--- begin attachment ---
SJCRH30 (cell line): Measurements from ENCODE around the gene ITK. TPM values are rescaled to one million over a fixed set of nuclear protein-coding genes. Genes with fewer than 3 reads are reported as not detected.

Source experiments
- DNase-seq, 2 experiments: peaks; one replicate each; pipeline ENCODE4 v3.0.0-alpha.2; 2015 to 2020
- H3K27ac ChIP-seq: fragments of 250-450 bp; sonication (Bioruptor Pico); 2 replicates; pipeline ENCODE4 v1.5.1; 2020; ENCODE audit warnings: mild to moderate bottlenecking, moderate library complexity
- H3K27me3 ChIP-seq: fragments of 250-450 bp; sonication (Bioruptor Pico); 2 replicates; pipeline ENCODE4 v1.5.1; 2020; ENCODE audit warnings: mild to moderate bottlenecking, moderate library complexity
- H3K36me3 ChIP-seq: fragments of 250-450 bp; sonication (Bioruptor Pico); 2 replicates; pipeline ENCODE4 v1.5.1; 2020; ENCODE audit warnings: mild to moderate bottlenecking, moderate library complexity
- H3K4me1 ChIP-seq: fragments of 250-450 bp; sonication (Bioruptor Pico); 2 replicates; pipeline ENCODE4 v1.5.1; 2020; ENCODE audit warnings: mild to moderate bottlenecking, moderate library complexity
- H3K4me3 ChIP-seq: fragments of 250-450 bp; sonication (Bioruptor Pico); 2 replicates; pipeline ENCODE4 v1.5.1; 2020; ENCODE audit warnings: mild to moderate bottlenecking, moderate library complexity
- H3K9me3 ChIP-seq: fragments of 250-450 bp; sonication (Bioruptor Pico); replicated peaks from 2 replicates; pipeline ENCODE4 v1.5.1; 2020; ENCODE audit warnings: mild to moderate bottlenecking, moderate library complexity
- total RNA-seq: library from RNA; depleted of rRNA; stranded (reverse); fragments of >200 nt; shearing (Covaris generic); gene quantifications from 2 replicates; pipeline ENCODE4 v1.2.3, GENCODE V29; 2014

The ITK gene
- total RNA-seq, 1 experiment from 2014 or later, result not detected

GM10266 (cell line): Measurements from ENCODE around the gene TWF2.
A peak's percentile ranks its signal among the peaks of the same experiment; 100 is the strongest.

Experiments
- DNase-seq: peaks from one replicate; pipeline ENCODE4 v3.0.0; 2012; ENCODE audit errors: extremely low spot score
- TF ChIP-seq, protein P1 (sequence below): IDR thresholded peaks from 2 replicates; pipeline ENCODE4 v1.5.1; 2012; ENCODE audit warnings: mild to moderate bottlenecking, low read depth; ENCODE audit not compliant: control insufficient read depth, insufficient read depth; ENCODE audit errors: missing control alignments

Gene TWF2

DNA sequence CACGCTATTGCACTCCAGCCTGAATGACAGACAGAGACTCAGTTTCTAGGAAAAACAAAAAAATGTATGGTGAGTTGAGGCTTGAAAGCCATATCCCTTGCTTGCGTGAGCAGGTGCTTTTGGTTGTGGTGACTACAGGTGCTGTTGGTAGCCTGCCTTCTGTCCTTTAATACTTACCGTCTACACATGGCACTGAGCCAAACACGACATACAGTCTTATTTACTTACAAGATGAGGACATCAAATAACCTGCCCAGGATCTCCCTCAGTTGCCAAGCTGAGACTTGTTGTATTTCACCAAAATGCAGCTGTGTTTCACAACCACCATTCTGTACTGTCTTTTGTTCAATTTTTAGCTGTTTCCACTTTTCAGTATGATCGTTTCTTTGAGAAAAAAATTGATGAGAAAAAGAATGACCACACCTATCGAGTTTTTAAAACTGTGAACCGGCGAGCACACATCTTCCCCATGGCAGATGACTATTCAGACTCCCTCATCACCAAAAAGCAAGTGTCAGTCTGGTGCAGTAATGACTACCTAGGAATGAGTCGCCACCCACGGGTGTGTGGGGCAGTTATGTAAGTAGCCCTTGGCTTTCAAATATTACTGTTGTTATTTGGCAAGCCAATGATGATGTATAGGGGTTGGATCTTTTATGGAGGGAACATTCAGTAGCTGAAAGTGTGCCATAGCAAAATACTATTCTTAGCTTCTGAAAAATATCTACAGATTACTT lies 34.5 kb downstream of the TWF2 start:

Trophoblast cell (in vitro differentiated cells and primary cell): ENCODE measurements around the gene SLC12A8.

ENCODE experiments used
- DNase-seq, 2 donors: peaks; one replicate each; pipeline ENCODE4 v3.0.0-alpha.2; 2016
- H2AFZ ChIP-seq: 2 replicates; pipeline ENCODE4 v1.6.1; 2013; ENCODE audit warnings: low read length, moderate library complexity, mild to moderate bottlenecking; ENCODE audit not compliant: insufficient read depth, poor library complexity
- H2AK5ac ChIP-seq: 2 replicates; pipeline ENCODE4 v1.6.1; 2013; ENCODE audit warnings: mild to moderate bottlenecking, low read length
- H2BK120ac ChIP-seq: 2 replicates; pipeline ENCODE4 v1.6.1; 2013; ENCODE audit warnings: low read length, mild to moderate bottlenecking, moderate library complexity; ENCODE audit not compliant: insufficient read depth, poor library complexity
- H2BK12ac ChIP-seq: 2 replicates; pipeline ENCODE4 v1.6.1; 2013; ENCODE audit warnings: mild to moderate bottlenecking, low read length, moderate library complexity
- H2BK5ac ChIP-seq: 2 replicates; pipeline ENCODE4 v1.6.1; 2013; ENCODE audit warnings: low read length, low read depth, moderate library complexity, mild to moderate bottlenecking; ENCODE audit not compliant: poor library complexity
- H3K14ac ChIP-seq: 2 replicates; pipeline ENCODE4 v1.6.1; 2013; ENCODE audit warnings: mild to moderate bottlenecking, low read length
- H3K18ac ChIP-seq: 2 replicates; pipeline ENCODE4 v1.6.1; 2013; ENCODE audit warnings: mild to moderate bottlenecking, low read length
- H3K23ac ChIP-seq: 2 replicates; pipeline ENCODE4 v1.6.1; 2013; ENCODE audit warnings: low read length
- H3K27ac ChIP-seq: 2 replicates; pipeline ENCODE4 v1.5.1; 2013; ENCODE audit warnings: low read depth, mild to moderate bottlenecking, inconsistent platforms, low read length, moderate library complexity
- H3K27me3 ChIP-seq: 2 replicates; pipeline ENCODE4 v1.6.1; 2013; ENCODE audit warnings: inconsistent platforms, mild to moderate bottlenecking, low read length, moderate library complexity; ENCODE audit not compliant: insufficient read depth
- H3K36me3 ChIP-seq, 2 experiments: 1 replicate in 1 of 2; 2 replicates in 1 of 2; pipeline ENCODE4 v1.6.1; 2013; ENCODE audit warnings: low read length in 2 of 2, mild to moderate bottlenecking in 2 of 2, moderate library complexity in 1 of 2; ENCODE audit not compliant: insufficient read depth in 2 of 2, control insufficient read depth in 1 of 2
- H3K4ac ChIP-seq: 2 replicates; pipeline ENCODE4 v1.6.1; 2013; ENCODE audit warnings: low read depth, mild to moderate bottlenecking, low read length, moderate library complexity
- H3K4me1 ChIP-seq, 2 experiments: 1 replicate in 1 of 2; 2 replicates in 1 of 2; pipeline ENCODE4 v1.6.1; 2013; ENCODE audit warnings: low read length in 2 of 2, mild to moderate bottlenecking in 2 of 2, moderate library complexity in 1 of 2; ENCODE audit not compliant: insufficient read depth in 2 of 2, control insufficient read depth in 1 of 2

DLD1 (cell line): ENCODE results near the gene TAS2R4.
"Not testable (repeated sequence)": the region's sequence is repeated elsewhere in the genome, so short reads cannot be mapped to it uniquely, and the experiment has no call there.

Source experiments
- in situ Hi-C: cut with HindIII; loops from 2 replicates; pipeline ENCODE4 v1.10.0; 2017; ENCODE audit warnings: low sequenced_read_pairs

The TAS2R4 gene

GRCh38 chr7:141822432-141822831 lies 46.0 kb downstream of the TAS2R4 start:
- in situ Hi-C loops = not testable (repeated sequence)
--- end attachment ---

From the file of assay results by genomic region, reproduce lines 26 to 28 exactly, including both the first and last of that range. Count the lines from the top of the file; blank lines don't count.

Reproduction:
- H2BK12ac ChIP-seq: 2 replicates; pipeline ENCODE4 v1.6.1; 2013; ENCODE audit warnings: mild to moderate bottlenecking, low read length, moderate library complexity
- H2BK5ac ChIP-seq: 2 replicates; pipeline ENCODE4 v1.6.1; 2013; ENCODE audit warnings: low read length, low read depth, moderate library complexity, mild to moderate bottlenecking; ENCODE audit not compliant: poor library complexity
- H3K14ac ChIP-seq: 2 replicates; pipeline ENCODE4 v1.6.1; 2013; ENCODE audit warnings: mild to moderate bottlenecking, low read length